For most RTKs, this allows autophosphorylation of the kinase domain and engages downstream mediators propagating key cellular signaling pathways.

However, IL-17RB lacks a kinase domain and is not an RTK, so how it responds to its ligand and transmits its oncogenic signal to downstream mediators remains unknown.

This prompted the new study, which found that IL-17RB forms a homodimer and recruits mixed-lineage kinase 4 (MLK4) to phosphorylate it at tyrosine 447 upon treatment with IL-17RB in vitro.

"Consequently, phosphorylation of IL-17RB by MLK4 is not only important to IL-17RB downstream oncogenic signaling activation, but also specific to the cancer cell," said Lee.

In addition, higher amounts of phosphorylated IL-17RB in tumors from pancreatic cancer patients were shown to correlate with a worse patient prognosis.

"The median survival of patients with high- and low-P-Y447 levels was approximately 11 and 16.5 months, respectively," said Lee.

Phosphorylated IL-17RB was shown to recruit the ubiquitin ligase motif containing 56 to add lysine 63-linked ubiquitin chains to lysine 470 of IL-17RB, which further assembles NF-?B activator 1 (ACT1) and other factors to propagate downstream oncogenic signaling.

"Phosphorylation of IL-17RB by MLK4 is the key step for IL-17RB-mediated oncogenic signaling in tumors," Lee told BioWorld.

"Therefore, the level of phosphorylation of IL-17RB can not only serve as biomarker for predicting the prognosis of pancreatic cancer patients, but also as a target specific to cancer cells, but not to immune cells."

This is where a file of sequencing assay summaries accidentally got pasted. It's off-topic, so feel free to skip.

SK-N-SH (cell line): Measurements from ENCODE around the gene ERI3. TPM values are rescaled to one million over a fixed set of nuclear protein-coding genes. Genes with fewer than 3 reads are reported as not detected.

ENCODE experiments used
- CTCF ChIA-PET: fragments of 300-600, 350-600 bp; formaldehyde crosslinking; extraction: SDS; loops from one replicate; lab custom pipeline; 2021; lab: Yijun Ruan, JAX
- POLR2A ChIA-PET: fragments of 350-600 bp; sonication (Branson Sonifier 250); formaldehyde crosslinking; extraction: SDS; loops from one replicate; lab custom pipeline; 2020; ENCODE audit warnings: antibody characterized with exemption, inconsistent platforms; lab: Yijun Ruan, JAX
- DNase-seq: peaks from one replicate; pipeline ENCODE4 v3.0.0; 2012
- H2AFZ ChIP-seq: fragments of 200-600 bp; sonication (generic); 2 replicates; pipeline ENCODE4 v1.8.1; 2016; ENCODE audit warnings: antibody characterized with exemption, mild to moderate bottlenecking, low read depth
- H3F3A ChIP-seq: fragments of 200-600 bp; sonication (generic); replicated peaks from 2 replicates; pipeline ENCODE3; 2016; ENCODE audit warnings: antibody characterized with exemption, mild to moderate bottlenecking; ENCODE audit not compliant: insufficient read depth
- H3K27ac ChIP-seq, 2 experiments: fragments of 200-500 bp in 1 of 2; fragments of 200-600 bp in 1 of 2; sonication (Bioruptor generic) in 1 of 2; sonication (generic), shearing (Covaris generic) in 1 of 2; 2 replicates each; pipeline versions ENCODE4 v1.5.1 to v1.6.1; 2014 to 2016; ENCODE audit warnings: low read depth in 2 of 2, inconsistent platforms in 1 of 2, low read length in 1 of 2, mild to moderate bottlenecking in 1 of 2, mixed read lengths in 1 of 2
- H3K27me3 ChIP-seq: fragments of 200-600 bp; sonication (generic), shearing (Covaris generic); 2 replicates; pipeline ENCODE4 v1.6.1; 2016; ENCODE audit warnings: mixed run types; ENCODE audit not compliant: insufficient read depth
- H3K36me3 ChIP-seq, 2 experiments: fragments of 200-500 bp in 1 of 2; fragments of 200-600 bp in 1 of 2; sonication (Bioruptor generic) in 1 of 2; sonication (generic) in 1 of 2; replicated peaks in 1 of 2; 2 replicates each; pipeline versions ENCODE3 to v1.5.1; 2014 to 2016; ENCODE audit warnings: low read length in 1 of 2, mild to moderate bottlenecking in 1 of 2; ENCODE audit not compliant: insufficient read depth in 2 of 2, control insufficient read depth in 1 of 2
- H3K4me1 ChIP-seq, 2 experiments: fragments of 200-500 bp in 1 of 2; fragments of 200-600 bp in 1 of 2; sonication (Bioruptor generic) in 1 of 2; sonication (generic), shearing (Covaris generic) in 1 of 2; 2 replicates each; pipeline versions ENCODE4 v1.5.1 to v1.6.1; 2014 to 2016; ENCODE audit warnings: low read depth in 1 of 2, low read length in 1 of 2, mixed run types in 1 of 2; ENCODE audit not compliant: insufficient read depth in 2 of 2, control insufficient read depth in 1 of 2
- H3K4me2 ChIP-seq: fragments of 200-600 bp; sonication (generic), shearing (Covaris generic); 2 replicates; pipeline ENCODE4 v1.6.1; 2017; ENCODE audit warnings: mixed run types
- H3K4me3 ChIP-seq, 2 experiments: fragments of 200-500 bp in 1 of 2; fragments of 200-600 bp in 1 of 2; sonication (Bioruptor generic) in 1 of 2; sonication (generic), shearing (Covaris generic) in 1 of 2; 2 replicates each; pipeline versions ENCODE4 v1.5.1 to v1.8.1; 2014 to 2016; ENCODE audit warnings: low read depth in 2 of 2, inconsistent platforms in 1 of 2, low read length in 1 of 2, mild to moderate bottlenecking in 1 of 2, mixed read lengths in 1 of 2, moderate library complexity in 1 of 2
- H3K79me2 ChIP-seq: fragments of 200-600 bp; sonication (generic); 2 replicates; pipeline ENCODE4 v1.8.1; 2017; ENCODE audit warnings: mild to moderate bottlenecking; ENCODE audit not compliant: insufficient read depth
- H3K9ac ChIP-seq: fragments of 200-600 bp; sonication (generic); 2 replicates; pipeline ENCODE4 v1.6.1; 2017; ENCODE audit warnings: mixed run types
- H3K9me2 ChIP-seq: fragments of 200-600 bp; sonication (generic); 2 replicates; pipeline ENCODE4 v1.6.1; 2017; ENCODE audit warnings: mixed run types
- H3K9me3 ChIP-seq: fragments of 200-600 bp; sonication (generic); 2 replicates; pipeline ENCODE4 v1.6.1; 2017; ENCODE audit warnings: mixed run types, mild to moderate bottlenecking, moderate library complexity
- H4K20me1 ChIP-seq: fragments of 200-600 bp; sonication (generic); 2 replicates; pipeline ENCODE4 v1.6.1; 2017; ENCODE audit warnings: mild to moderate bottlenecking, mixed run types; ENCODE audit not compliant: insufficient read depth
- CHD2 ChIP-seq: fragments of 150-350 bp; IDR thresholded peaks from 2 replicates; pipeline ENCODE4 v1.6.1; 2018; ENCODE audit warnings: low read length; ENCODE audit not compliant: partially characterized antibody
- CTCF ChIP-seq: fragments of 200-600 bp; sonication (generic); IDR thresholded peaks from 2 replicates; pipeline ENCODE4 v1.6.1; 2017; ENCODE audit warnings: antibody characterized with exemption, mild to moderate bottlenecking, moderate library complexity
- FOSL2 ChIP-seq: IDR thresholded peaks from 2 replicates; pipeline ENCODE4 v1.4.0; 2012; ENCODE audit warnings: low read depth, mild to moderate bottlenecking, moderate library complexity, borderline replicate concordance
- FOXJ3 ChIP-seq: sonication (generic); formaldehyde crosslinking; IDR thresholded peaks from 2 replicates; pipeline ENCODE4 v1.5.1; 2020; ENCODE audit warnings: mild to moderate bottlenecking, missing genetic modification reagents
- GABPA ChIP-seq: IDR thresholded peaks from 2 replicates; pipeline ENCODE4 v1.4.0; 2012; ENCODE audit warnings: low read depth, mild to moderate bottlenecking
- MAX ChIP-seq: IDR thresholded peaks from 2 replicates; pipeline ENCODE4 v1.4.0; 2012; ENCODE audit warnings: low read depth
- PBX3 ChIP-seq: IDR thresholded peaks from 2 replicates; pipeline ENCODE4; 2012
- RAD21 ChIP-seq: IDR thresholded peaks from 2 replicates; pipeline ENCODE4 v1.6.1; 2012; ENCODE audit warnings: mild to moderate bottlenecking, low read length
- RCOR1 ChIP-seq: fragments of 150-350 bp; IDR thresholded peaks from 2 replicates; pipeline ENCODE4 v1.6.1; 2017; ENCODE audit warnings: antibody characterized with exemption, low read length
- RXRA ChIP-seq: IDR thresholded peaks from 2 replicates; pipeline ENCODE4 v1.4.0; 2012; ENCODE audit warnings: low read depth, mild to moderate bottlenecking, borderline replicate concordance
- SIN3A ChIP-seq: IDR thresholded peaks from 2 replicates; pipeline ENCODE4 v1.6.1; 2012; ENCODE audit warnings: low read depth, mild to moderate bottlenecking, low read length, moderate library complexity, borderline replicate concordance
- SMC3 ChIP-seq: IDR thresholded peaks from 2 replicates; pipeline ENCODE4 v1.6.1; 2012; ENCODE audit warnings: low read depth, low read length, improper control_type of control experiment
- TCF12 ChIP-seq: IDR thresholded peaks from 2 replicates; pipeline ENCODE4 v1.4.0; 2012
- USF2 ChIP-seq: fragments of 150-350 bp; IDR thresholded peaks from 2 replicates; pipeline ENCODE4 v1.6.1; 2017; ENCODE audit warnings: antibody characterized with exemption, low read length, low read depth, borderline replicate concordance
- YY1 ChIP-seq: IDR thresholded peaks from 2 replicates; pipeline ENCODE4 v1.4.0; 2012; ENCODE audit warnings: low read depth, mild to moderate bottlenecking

Consequently, IL-17RB mutants with substitutions at either tyrosine 447 or lysine 470 were shown to lose oncogenic activity.

"We made mutations of the IL-17RB gene/protein at specific residues, which are phosphorylated, ubiquitinated, and bound by MLK4," noted Lee.

"These IL-17RB mutants can then be used to further validate the importance of IL-17RB phosphorylation, ubiquitination and interaction with MLK4 in IL-17B-mediated IL-17RB downstream oncogenic signaling."

Treatment with an IL-17RB derived peptide inhibited tumorigenesis and metastasis and to prolong the life span of mice with pancreatic cancer.

"We used two pancreatic mouse models and a loop peptide to prove the concept that targeting IL-17RB phosphorylation is feasible and specific for pancreatic cancer treatment," said Lee.

"Median survival of the pancreatic tumor-bearing mice was longer in the group treated with the loop peptide (151 days) than in controls (93 days), with statistical significance but limited effects, possibly due to the lower stability of the loop peptide."

"Based on this concept, we are now working on the development of a new IL-17RB-targeting peptide mimetic, which we believe will be more feasible and reliable for cancer treatment."

Moreover, "according to the underlying mechanism identified in this study, we are working on selecting small-molecule inhibitors to block the interaction between IL-17RB and MLK4, and to inhibit IL-17RB phosphorylation," said Lee.

"We are also working on establishing a non-invasive diagnostic test to select the patients whose tumors are potentially responsive to IL-17RB-targeting agents."